Document Detail


Lack of birth seasonality in a nineteenth-century agricultural population: Escazú, Costa Rica.
MedLine Citation:
PMID:  8449485     Owner:  NLM     Status:  MEDLINE    
Abstract/OtherAbstract:
Demographic studies repeatedly indicate that human births tend to fluctuate in a seasonal pattern, particularly in agricultural groups. Interestingly, lack of seasonal variation has been infrequently reported. Recently, Arcury et al. (1990) indicated that only one published study identified a population in which no seasonality of births was demonstrated. Here, I report the results of a historical demographic study that investigates whether Escazú, a nineteenth-century population from Costa Rica, experienced birth seasonality. The data set consists of certificates of baptisms from 1851 to 1901 collected at the Parish of San Miguel de Escazú, Costa Rica. The data are an accurate reflection of the actual number of births in the population because even newborn infants who appeared to be in imminent danger of dying (and who subsequently did) were baptized. The baptism series was analyzed by fitting an ARIMA model (0, 1, 1) and cross-correlating it with two climatic series: rainfall and temperature. The autocorrelation analysis of the baptism data fails to demonstrate any cyclical pattern of births in Escazú. Moreover, there is no indication that temperature or rainfall influences the frequency of births. This lack of seasonality is unexpected in an agrarian population such as Ecazú. The results of this analysis indicate that human fertility cycles might not be as prevalent as previously thought.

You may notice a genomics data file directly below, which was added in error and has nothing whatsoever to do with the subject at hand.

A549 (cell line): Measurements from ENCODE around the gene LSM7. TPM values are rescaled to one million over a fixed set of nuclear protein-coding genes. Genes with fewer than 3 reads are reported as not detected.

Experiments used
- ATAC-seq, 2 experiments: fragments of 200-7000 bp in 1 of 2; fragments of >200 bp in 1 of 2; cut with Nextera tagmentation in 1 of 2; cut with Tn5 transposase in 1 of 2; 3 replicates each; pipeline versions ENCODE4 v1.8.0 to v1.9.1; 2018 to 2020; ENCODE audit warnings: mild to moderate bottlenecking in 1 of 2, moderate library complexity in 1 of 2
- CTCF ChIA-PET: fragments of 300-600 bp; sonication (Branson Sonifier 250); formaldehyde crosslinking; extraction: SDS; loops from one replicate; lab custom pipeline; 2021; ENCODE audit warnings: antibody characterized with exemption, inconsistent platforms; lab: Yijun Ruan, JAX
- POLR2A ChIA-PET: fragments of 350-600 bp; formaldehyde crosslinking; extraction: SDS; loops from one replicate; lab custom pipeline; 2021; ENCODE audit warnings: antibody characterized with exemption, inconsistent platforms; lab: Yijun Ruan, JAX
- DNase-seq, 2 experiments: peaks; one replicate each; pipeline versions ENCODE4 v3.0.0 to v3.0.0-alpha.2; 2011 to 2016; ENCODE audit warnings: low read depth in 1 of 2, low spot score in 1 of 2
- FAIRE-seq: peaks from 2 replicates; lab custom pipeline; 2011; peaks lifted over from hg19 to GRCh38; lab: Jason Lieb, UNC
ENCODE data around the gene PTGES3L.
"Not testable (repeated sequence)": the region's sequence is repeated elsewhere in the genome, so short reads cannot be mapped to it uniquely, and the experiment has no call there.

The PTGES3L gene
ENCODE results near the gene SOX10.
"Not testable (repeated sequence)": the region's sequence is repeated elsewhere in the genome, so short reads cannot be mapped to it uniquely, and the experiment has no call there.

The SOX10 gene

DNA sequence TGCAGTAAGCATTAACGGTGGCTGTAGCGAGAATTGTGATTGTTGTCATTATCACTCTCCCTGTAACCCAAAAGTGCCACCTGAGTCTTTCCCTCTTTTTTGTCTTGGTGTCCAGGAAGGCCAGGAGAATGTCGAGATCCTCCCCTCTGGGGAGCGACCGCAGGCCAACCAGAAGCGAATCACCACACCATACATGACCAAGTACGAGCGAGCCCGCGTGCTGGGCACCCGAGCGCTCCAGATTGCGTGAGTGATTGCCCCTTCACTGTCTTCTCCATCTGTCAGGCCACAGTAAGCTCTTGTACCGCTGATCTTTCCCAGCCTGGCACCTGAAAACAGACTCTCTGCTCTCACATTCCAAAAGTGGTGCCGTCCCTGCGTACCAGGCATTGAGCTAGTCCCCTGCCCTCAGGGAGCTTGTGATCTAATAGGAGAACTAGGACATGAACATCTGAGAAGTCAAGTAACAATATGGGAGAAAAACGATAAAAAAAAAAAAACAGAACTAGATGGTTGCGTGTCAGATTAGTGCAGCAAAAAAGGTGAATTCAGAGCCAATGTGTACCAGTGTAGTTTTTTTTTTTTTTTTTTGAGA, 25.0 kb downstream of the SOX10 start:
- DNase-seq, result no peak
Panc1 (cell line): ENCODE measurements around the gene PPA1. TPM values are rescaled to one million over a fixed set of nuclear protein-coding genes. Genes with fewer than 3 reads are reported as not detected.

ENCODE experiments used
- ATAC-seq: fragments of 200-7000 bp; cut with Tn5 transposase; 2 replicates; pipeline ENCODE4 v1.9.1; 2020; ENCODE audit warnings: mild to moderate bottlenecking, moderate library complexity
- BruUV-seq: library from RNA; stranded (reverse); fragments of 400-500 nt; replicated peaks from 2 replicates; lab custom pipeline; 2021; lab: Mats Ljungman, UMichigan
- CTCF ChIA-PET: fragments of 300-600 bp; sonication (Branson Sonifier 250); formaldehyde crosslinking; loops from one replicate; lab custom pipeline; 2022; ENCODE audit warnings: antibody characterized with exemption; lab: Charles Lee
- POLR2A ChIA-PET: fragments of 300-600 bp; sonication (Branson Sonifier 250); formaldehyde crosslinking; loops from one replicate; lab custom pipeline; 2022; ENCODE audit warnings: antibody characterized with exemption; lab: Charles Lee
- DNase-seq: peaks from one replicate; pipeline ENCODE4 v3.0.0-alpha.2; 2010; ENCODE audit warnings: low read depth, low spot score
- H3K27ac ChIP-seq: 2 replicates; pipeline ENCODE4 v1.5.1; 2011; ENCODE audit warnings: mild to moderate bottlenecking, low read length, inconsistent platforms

Authors:
L Madrigal
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Publication Detail:
Type:  Historical Article; Journal Article    
Journal Detail:
Title:  Human biology     Volume:  65     ISSN:  0018-7143     ISO Abbreviation:  Hum. Biol.     Publication Date:  1993 Apr 
Date Detail:
Created Date:  1993-04-12     Completed Date:  1993-04-12     Revised Date:  2011-04-18    
Medline Journal Info:
Nlm Unique ID:  0116717     Medline TA:  Hum Biol     Country:  UNITED STATES    
Other Details:
Languages:  eng     Pagination:  255-71     Citation Subset:  IM; Q    
Affiliation:
Department of Anthropology, University of South Florida, Tampa 33620.
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MeSH Terms
Descriptor/Qualifier:
Agriculture
Birth Rate / trends*
Catholicism
Costa Rica / epidemiology
History, 19th Century
History, 20th Century
Humans
Infant Mortality
Infant, Newborn
Models, Statistical
Registries / statistics & numerical data
Rural Population
Seasons*

From MEDLINE®/PubMed®, a database of the U.S. National Library of Medicine


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